About the art
Hokusai achieved great fame through his meisho-e (famous place pictures), namely the acclaimed Thirty-six Views of Mt. Fuji (1826-1833). Incorporating one-point perspective and daring composition into his landscapes, Hokusai captured familiar locations with innovative technique–both in composition and in pigment. Built on reclaimed sandbanks in the 17th century, this quiet fishing village caught the eye of many artists during the Edo period. In the foreground, blue gradation creates a sense of depth, while the pink on the horizon suggests sunset. As the boats diminish into silhouettes, Hokusai draws the viewer’s eye to the island village of Tsukuda. This particular impression belonged to the turn-of-the-century print collector Ernest LeVeel. His seal can be found on the back.
Other impressions of this print can be found in the Museum of Fine Arts, Boston, Metropolitan Museum of Art, NY, British Museum, Honolulu Museum of Art, Ritsumeikan University, and Harvard Art Museum.
Japanese artist, Hokusai Katsushika, was born in Edo as Tamekazu Nakajima. Adopted by the mirror maker Ise Nakajima, Hokusai was raised as an artisan, learning to engrave at an early age. By age 14, he served as an apprentice to a woodcarver, by age 18 he began studying ukiyo-e printmaking with Shunsho. Hokusai dedicated himself to the Katsukawa school until 1785, when he was dismissed due to a disagreement with Shunsho. Between 1785 and 1797 Hokusai produced many prints, including surimono (lavish, privately commissioned prints), brush paintings, and book illustrations under several different go (artist names). In 1797, Hokusai freed himself of all school associations and became an independent artist under the name Hokusai, though he continued to use a wide array of go. He released the first of his Manga volumes in 1814, capturing the spectrum of daily life with a spontaneous and sketch-like quality.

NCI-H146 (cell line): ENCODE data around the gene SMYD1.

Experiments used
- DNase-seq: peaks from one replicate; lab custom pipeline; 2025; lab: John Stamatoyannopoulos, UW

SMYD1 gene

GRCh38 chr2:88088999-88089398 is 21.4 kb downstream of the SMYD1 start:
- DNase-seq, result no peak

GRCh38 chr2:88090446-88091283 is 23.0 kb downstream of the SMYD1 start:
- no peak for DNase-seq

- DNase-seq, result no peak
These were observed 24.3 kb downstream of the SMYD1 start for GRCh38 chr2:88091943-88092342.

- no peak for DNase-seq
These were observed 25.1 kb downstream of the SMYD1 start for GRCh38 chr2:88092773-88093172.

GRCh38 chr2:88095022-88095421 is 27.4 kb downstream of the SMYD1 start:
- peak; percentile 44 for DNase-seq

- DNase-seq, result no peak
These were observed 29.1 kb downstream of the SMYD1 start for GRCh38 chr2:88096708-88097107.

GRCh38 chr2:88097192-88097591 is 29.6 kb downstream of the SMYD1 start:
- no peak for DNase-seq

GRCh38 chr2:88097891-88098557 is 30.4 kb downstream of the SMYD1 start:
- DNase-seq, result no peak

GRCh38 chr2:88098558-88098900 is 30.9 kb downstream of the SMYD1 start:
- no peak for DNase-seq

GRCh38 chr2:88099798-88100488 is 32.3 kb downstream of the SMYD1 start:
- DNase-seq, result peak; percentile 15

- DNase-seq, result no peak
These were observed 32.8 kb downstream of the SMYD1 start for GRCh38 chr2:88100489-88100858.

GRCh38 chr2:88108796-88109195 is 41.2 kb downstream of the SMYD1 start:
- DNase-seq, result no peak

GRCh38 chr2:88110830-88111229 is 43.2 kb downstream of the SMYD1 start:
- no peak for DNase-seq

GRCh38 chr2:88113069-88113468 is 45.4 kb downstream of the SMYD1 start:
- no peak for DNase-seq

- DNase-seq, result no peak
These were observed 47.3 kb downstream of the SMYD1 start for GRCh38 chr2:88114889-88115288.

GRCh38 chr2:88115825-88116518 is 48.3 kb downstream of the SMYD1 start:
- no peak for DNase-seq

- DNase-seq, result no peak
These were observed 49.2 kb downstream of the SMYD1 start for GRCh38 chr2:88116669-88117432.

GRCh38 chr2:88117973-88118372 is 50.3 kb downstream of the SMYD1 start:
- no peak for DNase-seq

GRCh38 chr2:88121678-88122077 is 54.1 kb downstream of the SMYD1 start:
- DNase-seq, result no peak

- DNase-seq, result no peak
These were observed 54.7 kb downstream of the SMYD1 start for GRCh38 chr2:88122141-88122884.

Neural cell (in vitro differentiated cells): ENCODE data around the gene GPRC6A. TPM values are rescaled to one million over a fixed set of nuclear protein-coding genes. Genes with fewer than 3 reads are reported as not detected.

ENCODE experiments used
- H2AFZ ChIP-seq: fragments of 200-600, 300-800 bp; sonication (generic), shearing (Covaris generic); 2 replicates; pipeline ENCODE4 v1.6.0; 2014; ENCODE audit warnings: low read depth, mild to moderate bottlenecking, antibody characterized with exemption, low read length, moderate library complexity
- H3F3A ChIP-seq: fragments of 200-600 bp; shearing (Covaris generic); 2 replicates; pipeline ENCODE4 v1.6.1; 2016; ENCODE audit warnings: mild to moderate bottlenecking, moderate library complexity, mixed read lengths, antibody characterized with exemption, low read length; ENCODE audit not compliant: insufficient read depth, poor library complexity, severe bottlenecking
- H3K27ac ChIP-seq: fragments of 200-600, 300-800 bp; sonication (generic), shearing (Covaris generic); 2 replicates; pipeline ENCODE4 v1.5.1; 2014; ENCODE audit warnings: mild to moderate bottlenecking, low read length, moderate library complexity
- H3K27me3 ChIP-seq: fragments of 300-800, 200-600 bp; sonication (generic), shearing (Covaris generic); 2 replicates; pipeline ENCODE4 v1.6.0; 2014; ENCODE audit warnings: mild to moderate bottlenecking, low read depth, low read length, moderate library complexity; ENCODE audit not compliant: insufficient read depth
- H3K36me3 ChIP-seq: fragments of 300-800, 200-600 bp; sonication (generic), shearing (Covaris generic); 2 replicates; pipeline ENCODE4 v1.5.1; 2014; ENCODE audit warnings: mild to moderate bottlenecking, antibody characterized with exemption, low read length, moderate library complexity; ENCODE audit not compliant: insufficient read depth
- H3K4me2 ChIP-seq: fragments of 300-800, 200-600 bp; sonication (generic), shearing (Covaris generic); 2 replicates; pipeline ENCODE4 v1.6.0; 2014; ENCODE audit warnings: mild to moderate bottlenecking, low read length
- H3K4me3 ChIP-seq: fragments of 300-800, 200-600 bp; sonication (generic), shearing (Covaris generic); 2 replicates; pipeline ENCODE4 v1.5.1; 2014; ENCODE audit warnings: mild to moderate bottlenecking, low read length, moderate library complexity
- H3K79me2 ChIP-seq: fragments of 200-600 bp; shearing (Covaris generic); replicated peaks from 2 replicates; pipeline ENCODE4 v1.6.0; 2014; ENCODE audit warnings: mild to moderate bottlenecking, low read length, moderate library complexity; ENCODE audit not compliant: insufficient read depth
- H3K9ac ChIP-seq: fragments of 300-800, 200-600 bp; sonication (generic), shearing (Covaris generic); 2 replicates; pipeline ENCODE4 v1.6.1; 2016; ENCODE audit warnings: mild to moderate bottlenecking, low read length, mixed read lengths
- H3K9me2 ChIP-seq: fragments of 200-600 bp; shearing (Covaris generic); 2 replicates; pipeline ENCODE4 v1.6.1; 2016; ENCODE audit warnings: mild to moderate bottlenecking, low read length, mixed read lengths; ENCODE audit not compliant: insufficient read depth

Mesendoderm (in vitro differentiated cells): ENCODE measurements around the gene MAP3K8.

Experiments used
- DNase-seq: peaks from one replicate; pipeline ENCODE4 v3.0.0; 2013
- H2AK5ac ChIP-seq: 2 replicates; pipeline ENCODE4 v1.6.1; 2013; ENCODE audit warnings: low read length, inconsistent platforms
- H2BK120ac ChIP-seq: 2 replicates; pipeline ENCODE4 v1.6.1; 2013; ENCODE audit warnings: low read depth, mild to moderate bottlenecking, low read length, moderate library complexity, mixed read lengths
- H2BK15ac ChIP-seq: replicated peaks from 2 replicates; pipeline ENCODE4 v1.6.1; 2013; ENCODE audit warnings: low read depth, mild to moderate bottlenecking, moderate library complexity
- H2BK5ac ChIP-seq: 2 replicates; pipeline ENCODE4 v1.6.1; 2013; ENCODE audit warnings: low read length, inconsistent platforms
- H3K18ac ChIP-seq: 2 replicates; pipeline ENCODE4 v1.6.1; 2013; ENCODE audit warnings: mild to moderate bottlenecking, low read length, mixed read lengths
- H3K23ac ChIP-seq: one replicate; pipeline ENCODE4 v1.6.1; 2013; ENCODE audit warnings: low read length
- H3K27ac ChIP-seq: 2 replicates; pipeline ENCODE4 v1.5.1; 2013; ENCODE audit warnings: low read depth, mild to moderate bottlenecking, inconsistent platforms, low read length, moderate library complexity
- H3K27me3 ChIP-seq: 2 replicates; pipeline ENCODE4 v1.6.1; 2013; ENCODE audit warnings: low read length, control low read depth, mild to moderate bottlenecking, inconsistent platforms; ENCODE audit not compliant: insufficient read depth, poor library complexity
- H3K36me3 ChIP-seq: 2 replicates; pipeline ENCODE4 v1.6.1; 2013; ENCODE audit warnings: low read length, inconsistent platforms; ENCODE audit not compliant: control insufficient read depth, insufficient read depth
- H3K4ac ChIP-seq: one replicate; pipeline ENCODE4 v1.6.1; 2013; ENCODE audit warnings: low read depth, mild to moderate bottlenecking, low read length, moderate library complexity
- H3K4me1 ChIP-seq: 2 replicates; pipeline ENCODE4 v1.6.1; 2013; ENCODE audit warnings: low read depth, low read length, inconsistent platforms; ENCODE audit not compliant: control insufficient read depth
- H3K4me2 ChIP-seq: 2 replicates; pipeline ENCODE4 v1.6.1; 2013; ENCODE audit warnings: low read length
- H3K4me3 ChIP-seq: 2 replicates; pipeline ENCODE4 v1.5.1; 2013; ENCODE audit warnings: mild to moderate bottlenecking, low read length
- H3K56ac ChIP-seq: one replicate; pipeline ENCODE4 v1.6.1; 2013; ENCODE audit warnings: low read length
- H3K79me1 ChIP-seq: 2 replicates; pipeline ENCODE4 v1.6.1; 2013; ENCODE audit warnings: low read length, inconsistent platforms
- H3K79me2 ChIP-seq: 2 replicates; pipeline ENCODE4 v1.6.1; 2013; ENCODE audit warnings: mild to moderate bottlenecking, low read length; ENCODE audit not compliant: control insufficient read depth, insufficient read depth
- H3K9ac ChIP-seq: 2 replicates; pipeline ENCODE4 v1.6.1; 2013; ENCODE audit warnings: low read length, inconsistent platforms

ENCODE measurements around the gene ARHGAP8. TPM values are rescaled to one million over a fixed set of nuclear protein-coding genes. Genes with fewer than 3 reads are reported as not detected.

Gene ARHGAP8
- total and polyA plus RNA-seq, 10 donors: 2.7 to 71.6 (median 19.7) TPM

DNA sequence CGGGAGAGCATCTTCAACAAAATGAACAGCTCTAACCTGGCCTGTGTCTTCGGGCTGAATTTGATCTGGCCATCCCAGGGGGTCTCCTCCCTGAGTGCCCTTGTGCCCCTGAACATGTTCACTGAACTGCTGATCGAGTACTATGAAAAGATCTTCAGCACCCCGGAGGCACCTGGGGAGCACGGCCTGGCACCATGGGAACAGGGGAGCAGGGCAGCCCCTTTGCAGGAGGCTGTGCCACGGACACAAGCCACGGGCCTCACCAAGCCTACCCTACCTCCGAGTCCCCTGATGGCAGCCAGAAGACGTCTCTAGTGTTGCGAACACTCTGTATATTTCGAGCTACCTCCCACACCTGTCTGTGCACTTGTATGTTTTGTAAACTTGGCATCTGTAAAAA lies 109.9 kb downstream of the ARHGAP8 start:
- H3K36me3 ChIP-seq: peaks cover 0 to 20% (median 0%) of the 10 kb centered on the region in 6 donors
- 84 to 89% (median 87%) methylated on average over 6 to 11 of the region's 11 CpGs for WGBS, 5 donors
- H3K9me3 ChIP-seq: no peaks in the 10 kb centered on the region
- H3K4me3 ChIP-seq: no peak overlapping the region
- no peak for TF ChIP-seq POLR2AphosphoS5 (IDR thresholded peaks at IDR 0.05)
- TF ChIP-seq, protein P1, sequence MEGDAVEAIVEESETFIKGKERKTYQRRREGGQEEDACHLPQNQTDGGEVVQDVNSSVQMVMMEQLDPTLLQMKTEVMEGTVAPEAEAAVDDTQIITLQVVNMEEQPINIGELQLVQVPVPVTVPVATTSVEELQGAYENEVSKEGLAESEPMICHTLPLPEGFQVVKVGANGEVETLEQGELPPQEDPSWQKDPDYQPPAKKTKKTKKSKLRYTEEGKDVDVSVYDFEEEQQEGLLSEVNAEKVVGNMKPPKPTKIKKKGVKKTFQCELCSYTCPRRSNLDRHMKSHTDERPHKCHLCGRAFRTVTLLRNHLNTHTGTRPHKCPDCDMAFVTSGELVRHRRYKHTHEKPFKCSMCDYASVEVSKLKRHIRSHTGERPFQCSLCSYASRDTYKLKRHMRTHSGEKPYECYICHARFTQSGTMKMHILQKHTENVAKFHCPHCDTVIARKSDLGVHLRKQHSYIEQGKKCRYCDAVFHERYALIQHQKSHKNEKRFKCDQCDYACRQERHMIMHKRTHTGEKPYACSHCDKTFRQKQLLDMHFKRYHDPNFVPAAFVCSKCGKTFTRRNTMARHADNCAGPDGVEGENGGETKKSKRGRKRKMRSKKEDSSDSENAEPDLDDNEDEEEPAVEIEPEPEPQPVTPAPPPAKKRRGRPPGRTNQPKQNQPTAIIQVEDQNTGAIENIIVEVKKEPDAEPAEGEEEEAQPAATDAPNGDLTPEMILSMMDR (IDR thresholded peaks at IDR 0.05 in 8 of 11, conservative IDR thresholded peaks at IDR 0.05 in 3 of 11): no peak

Hokusai achieved great fame through his meisho-e (famous place pictures), such as the acclaimed series Thirty-Six Views of Mount Fuji (1826-1833), which includes the iconic Great Wave Off Kanagawa. Hokusai’s woodblock prints incorporated Western perspective and daring composition into his landscapes. Hokusai revolutionized the Japanese landscape, capturing familiar locations with innovative techniques. In the 1820s, Prussian blue entered Japan through Dutch traders at Nagasaki. Hokusai was quick to explore this new pigment. This rich, opaque shade can be seen in Hokusai’s later woodblock prints, lending them a greater sense of depth than traditional colorants.
Between 1817 and 1835, Hokusai’s personal life was unsettled. While his artistic career flourished and his students proliferated, two of Hokusai’s marriages ended. Continually changing residences, he moved between Edo, Nagoya, Osaka and Kyoto. He passed away on May 10th, 1849. Even after his death, Hokusai’s artwork had a profound influence on Western art and the development of Japonisme.